MLB All-Star Game provides new perspective with SkyCam debut

Yahoo Sports Contributor
Yahoo Sports

A sports broadcasting staple will finally be a part of the MLB All-Star Game. For the first time ever, SkyCam will be among the primary cameras Fox Sports plans to use during its All-Star Game broadcast this Tuesday at Nationals Park in Washington DC.

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According to a Forbes’ report, the network is aiming to give fans a perspective unlike any they’ve seen while watching baseball. If nothing else, we’re sure its inclusion will have people talking.

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What is SkyCam?

SkyCam is a computer-controlled, stabilized, cable-suspended camera system that has become a regular part of national television broadcasts in every major sport, including ESPN’s Sunday Night Baseball broadcasts.

The first notable SkyCam experiment took place during a 1984 NFL exhibition game. It wouldn’t become a regular part of sports broadcasts until 2001, when the XFL used a SkyCam as one of its primary cameras. Since then, the NFL, NBA, NCAA football and basketball, and the NHL have all regularly incorporated SkyCam into its broadcasts, particularly in high profile games.

It’s also utilized by every major network, including Fox Sports, ESPN, CBS, ABC and NBC, but this could be its most significant usage in MLB.

Why is Fox Sports bringing the SkyCam to baseball?

According to the Forbes’ report, the All-Star Game’s host ballpark, Nationals Park, is designed in a manner that makes using SkyCam more feasible than other MLB ballparks. To them, it’s the best ballpark to experiment with SkyCam and determine whether it has a future in their baseball broadcasts.

Fox Sports is reportedly going all out on its production of the MLB All-Star Game. Their set up, according to Awful Announcing, will include an additional aerial camera in the stadium in the event SkyCam doesn’t pan out. There will also be 35 HD cameras, eight super slo-mo cameras, and two extra-slo-mo cameras. At least 70 microphones will be embedded all over the field in order to capture the most authentic sound.

Get ready for SkyCam at the MLB All-Star Game. (AP)
Get ready for SkyCam at the MLB All-Star Game. (AP)

Does SkyCam make sense for broadcasting baseball?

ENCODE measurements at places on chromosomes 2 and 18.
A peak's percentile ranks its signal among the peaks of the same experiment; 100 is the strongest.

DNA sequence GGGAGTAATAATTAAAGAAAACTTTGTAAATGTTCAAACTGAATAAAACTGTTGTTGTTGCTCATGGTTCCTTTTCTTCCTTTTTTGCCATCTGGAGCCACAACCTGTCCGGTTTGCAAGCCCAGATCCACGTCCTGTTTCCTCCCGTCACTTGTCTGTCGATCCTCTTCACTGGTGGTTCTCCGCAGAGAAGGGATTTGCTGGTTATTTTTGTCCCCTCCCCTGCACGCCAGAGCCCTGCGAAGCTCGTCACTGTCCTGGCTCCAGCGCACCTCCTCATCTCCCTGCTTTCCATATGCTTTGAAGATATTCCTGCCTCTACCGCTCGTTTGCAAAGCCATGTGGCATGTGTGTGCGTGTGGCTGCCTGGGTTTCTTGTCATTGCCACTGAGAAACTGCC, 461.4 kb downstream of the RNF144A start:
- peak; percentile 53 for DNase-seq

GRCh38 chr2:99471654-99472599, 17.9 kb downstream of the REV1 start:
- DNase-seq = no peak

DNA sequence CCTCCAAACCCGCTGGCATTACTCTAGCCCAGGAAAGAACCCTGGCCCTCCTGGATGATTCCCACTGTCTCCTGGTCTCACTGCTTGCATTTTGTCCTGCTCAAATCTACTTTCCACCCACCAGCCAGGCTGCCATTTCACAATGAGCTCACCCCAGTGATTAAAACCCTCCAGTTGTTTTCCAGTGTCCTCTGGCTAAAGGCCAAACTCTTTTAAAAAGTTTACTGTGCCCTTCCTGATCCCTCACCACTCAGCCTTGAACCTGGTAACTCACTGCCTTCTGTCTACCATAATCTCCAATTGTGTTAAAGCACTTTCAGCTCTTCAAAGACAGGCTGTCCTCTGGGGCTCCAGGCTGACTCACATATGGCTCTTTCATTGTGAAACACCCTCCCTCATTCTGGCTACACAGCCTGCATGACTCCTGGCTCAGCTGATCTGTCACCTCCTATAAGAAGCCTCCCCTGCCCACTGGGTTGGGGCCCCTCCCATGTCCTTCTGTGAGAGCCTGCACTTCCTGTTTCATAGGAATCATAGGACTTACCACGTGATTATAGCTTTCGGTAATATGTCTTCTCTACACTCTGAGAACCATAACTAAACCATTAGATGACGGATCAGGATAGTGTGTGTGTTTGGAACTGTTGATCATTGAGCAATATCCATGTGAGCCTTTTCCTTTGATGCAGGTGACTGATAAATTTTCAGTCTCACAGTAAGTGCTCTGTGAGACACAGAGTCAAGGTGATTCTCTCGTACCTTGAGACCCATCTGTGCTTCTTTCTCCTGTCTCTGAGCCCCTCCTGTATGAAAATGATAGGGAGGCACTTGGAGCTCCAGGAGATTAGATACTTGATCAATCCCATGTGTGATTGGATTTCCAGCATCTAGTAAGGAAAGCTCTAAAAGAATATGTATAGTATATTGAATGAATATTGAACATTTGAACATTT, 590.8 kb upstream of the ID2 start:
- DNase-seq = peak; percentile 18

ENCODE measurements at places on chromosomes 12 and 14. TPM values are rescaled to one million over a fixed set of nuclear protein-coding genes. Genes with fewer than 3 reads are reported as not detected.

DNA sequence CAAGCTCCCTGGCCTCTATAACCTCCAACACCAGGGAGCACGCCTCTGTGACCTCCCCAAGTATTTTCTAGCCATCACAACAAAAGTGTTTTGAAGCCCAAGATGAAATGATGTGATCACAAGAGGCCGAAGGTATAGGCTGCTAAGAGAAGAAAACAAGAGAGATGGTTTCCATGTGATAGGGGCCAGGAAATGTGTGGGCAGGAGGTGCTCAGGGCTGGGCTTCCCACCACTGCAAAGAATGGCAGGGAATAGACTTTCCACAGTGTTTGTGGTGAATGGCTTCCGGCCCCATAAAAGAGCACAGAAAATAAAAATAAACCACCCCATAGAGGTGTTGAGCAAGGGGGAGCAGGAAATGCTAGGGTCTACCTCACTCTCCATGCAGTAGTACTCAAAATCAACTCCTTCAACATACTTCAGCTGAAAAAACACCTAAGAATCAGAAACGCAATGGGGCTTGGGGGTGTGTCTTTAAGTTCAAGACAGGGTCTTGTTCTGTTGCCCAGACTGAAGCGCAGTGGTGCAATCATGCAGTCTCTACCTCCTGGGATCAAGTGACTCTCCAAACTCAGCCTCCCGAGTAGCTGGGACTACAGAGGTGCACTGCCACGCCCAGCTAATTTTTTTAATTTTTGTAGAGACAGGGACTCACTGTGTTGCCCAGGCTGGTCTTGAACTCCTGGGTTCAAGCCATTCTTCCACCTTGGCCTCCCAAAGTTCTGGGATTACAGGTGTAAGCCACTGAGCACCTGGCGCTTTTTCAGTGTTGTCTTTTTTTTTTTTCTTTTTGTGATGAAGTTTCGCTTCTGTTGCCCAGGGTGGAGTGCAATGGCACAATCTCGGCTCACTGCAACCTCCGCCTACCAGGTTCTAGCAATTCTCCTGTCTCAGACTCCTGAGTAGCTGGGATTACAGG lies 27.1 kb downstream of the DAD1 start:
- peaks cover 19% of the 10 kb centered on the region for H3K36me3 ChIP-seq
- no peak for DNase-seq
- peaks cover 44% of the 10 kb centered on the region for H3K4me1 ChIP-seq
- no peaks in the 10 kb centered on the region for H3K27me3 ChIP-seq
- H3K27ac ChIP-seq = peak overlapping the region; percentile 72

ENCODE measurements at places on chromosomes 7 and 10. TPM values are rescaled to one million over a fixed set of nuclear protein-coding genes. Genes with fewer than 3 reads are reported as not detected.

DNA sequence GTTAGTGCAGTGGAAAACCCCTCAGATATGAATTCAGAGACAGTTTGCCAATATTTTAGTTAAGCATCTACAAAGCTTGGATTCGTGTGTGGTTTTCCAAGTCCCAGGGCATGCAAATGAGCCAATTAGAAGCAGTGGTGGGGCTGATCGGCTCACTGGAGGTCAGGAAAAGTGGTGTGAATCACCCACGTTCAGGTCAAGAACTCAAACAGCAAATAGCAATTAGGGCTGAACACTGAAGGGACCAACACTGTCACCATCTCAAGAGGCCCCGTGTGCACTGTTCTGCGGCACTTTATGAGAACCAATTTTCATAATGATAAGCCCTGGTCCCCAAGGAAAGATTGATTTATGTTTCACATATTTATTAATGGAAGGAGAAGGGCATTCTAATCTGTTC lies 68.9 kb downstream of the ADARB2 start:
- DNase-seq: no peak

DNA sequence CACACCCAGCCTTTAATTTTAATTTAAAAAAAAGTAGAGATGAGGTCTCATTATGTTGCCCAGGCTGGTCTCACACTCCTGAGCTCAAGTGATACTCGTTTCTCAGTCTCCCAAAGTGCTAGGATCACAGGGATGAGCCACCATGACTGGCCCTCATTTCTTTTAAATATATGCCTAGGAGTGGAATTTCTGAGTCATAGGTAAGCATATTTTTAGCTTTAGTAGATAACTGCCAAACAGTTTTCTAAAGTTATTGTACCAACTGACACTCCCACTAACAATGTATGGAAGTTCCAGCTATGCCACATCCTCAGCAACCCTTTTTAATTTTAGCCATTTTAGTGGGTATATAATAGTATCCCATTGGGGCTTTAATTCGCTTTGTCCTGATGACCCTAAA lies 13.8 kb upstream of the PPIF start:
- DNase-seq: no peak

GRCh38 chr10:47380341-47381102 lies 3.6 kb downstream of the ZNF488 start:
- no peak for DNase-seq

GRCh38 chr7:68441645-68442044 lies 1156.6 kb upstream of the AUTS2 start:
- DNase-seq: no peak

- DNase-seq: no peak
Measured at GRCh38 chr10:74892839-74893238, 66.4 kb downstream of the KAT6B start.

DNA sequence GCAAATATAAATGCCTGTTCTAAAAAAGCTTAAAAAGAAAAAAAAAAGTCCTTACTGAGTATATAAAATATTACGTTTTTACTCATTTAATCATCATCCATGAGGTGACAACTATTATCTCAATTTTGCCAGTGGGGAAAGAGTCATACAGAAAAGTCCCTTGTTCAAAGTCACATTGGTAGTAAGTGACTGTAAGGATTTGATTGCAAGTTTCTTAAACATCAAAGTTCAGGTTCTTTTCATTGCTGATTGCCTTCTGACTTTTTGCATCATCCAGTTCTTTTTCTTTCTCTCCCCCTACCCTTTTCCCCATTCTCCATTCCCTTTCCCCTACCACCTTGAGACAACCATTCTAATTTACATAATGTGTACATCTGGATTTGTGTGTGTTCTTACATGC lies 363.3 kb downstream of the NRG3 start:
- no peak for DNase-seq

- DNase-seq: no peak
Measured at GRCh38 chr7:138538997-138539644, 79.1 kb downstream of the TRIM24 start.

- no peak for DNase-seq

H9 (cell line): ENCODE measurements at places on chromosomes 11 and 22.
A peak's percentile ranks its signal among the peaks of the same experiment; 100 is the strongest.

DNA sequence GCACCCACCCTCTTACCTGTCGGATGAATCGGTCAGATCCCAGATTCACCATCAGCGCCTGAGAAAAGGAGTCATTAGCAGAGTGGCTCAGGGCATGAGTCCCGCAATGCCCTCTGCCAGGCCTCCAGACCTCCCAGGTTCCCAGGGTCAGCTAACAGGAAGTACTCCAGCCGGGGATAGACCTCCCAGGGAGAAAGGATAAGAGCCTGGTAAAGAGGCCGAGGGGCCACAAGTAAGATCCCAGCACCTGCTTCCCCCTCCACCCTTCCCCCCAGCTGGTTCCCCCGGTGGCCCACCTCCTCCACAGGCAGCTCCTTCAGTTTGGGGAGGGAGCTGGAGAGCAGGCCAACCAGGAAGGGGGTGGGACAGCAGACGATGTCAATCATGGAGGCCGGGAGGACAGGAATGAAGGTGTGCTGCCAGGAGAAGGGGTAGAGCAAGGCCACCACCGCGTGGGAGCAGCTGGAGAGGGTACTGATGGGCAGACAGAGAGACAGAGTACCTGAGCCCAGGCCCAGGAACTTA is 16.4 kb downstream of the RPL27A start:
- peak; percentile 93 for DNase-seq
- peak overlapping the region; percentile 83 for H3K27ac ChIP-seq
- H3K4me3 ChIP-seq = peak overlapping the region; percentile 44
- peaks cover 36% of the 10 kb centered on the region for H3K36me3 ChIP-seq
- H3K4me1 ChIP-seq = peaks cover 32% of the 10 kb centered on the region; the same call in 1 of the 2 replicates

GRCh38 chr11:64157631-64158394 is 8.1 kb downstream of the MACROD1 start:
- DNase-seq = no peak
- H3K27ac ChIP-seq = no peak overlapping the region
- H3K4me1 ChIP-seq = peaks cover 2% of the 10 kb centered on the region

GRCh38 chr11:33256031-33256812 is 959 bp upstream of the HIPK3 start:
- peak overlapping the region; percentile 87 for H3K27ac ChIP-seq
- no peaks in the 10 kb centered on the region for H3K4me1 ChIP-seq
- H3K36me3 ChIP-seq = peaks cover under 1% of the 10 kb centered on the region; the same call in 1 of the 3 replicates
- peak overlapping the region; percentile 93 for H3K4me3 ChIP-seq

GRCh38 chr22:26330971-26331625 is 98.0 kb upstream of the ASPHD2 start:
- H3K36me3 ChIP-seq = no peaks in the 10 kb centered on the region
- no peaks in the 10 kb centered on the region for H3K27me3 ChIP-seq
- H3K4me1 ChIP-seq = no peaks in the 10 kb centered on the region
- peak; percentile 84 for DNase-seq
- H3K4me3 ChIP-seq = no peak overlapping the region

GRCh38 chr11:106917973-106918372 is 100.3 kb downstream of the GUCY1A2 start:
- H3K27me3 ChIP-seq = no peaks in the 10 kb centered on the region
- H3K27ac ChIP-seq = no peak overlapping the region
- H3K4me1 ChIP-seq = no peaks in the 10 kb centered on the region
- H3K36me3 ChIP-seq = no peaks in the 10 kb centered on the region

On the surface, it feels more like a problem waiting to happen than an actual improvement on the broadcast.

As noted, ESPN first used SkyCam during its Sunday Night Baseball broadcasts in 2005.  The camera is typically mounted more than 20 feet above the stands in foul territory, running up and down the first or third base line to the foul pole. It’s certainly a different perspective, but it pales in comparison to other sports. 

It’s a better fit for football, soccer and even basketball, because the shape of the field or court is similar and easy to work around. There’s also less concern about the SkyCam interfering in the action because it’s typically high enough off the ground to avoid the action. Even still, there have been close calls.

To get that perspective in baseball, SkyCam would have to be even higher off the ground or removed from the field of play to ensure that the wires or the camera itself won’t interfere in the action. Maybe not to the extreme of the Tampa Bay Rays stationary overhead camera at Tropicana Field, but close.

For the MLB All-Star Game experiment, Fox Sports is reportedly playing it safe by using a “WildCat” system that runs back and forth across left and center field. The camera will be following the action from outside the field of play, and apparently will hover mainly over the bullpens.  

Only time will tell if that perspective is enough to interest fans and make SkyCam a staple on Fox Sports baseball broadcasts. But they’ll never know until they try.

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